Coco Chanel… Avant and Toujours

The Paris buzz this week is all about Anne Fontaine’s new film “Coco Avant Chanel” starring a perfect for the part Audrey Tautou. Based on a Chanel biography “l”Irreguliere” (The Nonconformist) by Edmonde Charles-Roux, the film (in French) tells the tale of the designer’s early years and her remarkable rise to fame and fortune.

A film that would do justice to the entire life of this amazing woman could possibly take days to see, so we just have to wait for part two. She was born to a humble family, and after the death of her mother spent her youth in an orphanage, where she learned to sew. Ambitious and determined, she soon realized that men could be exploited. She sought out wealthy and powerful men who could provide the money and protection essential to gratify her social and creative needs. Her first boyfriend set her up in a hat shop, but it was an Englishman, Arthur “Boy” Capel, who took her to Paris, gave her a taste for the high life, and backed her when she wanted to open a millinery shop in Deauville.

“Genius is the ability to foresee the future,” Coco Chanel often said. But even Mademoiselle, as she was often called, could never have imagined that  years after her death, her small boutique at 31, rue Cambon would be the nucleus of a multinational business including a network of stores around the globe. One of the best known fashion names of the century, Chanel is unique. It is the only house that has remained faithful to the spirit of its namesake well after the founder’s death, without compromising the original image.

Suits, watches, bags marked with golden intertwining double C’s, perfume inscribed with the number five – all have remained on the hit-parade of best-selling luxury items around the world. Just how has this house survived the death of its founder, a woman who admitted to doing business without being a businesswoman?

Since 1924, the mysterious Wertheimer family guaranteed its continuity. Pierre Wertheimer, owner of Bourjois Cosmetics, collaborated with Chanel to form a perfume company in 1924. Thirty years later, Wertheimer bought the couture house, which his son Jacques inherited in 1965. By 1974, business was stagnating, till 25-year-old Alain ousted his father and took the reins. The brand owes much of its current success to this young French millionaire, whom Fortune magazine credits with the 30th largest fortune in Europe.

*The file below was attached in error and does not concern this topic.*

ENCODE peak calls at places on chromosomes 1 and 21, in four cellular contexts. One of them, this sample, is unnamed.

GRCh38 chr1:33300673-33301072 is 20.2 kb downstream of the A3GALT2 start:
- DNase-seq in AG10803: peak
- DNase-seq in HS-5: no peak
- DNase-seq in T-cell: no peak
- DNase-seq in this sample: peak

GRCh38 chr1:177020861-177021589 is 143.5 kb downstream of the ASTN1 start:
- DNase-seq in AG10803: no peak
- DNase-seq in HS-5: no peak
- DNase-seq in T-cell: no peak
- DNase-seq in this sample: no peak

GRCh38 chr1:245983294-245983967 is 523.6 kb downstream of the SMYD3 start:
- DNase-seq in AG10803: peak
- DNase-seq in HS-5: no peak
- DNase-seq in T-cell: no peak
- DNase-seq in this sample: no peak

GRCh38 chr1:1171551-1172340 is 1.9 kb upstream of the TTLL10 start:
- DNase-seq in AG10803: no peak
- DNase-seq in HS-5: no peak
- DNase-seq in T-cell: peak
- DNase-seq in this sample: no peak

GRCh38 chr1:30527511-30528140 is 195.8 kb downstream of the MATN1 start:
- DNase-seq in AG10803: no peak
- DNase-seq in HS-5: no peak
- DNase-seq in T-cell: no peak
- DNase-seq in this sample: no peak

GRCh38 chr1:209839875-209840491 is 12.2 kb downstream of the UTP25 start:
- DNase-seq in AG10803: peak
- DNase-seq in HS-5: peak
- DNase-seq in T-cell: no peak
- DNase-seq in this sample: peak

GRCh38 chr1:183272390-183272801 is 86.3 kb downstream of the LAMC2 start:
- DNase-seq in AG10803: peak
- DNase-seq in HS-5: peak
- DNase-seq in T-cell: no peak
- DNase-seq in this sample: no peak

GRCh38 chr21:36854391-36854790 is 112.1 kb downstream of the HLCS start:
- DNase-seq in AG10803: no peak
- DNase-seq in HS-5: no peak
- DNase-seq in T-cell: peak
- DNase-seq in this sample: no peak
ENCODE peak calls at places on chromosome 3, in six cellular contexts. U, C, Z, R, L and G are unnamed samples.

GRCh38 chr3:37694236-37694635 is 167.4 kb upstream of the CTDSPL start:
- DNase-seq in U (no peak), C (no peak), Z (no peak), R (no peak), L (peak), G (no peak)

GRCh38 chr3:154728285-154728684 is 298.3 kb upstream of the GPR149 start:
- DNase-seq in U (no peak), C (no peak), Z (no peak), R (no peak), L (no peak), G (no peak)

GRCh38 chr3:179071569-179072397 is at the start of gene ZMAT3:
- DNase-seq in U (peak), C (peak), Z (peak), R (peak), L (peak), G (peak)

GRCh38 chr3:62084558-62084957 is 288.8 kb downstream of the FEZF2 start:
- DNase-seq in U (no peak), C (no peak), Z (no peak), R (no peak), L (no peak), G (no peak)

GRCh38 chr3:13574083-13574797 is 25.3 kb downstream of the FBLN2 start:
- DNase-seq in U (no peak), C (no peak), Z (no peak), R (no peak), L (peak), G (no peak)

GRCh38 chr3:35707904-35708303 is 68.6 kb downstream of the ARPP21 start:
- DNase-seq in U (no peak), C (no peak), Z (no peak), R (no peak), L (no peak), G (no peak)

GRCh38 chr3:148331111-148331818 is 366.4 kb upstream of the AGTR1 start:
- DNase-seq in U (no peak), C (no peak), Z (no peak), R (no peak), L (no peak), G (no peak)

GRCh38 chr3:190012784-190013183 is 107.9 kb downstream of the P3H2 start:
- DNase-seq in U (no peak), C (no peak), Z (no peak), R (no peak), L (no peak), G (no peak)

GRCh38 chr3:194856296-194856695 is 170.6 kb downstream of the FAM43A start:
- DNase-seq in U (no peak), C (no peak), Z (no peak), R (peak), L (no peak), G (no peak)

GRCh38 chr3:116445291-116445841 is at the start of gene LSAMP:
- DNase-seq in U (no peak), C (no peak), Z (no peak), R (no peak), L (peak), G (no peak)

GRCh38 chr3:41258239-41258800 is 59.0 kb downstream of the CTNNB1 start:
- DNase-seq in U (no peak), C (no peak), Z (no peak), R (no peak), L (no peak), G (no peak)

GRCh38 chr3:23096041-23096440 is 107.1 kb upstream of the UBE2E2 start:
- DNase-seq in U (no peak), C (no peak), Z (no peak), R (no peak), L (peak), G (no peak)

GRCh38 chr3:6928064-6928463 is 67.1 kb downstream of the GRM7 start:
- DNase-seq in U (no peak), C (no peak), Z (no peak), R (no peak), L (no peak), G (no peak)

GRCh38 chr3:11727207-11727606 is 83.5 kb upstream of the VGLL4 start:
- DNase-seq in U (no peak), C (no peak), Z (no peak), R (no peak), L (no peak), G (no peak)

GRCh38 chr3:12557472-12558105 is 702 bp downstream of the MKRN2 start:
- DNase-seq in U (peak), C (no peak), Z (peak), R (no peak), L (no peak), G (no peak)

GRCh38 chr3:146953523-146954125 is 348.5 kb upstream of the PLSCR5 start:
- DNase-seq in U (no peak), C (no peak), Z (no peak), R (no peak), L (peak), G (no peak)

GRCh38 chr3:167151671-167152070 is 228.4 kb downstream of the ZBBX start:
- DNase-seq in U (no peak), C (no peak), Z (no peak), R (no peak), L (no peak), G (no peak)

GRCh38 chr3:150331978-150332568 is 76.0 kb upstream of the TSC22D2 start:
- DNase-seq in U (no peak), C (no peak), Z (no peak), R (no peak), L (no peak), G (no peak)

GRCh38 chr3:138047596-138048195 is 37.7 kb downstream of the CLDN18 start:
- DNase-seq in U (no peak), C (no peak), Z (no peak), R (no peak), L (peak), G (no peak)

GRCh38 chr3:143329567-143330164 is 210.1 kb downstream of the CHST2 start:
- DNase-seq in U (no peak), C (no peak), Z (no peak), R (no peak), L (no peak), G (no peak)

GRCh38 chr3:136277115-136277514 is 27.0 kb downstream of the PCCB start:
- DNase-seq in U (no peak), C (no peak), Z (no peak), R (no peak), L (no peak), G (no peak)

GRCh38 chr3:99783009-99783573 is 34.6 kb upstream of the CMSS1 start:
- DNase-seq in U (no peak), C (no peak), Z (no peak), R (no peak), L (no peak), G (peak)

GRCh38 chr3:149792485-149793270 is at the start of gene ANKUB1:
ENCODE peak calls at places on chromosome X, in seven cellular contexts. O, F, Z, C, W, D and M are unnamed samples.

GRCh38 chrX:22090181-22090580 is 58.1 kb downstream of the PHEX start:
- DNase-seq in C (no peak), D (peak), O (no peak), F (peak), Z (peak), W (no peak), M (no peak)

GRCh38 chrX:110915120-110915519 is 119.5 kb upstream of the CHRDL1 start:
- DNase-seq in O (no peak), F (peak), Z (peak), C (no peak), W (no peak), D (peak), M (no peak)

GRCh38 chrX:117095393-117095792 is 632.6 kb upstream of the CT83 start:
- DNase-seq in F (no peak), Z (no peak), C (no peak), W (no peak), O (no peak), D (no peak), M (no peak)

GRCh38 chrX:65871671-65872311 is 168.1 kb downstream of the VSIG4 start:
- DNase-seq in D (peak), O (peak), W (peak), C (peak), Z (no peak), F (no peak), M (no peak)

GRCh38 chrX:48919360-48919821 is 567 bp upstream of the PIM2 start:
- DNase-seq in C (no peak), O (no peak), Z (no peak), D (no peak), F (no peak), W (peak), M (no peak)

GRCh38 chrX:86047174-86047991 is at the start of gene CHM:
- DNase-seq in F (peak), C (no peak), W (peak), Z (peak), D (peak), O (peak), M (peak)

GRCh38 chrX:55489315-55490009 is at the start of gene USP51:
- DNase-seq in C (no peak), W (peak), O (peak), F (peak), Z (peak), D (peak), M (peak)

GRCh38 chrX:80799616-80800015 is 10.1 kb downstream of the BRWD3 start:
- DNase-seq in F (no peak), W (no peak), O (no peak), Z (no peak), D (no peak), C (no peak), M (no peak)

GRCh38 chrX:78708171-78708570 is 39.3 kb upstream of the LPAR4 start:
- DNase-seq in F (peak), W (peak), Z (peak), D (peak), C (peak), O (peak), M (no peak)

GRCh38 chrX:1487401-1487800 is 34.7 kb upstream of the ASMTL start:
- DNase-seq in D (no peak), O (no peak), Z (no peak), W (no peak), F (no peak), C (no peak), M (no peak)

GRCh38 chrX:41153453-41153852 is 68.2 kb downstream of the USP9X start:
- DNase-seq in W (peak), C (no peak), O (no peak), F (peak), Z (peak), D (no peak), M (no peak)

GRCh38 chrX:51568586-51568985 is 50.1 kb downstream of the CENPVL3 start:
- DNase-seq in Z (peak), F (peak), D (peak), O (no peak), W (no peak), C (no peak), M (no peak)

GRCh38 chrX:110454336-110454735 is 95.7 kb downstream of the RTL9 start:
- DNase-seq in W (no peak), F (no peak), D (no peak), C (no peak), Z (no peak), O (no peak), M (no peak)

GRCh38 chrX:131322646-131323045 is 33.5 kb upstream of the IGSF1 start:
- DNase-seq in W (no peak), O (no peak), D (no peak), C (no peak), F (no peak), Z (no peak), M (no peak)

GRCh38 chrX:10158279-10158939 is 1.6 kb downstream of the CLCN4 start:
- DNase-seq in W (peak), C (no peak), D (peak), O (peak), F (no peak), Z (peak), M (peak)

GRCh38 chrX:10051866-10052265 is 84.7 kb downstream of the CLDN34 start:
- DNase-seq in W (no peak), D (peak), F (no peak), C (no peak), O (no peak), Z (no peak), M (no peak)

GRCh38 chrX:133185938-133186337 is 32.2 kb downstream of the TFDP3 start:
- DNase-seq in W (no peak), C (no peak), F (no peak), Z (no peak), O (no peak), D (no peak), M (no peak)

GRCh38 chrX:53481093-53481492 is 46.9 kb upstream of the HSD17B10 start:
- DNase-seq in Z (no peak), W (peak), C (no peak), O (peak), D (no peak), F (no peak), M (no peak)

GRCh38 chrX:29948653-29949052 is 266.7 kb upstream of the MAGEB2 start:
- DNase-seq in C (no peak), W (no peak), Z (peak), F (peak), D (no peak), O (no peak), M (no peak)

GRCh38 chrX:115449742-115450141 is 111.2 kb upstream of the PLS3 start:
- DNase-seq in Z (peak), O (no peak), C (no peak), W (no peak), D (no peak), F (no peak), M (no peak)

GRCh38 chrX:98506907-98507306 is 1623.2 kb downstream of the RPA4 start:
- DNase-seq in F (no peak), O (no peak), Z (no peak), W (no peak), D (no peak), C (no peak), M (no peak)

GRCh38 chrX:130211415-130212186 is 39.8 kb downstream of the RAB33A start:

Another key element is the talent, taste and charm of Karl Lagerfeld, who in 1983 took over as designer at what was essentially a dowdy house, and gave it what Mademoiselle never did: a sense of humor. Lagerfeld hiked up skirts, introduced denim, pulled on leggings, pulled in jackets, found a thousand different ways to reinterpret the house’s icons and archives and took the double C insignia places it had never been before. Lagerfeld, who is the art director of the house of Chanel, surpervised the re-creation of  the costumes  and accessories for the  “Coco Avant Chanel” film.

Though there have been Chanel collections with items that made a few bourgeois women wince – Chanel pasties worn with oversized jeans, moon boots, baseball caps, sneakers, G-strings under dresses cut to the crotch – in an odd way, Lagerfeld has remained faithful to the spirit of Mademoiselle. Rebelling against ostentatious clothes at the turn of the century, Gabrielle Chanel was the first designer to incorporate “street style” into high fashion, borrowing sailor pants and cardigans from menswear. She is also credited with making fashionable such varied styles as tweed suits, jersey, short hair, suntans and costume jewelry.

Chanel focused her efforts on the world of high fashion, and introduced comfort, ease and practicality in clothes – concepts totally foreign to fashion at the time. Soon she opened a dress shop in Paris, but closed it at the onset of World War I. After the war, Capel was killed in a car crash. Though grief-stricken, Chanel concentrated her efforts as a designer, and was awarded with fame, wealth and importance. By 1928 she had launched her couture house at 31, rue Cambon. She was a major figure in fashion until the eve of World War II. By 1930, her annual turnover was 120 million old francs and she was said to have over £3 million on deposit in London banks. Her success was based on the simple observation, made very early in her career, that what she liked for herself would appeal to other women.

In 1954, at age 71, after years of Swiss retirement, Coco Chanel reopened her house. Heckled at first by the European press as someone out of touch with modern times, she regained her place in the world of style when her ladylike dresses became best sellers, particularly with Americans. At her death in 1971, her assistants, Yvonne Dudel and Jean Cazaubon, took over the direction of the house. Chanel Boutique was launched in 1976. The clothes were designed by Philippe Guibourgé until the German-born Lagerfeld arrived. In the years since Lagerfeld has ruled the house, he has become the most important maker and shaker in the world of French fashion.

Coco Chanel believed that “fashion doesn’t exist until it goes down into the streets.” Though she might be taken aback by some of Lagerfeld’s wild interpretations of her classic style, still she’d be pleased to see that the house she founded many years ago has maintained its status as France’s premiere monument of style.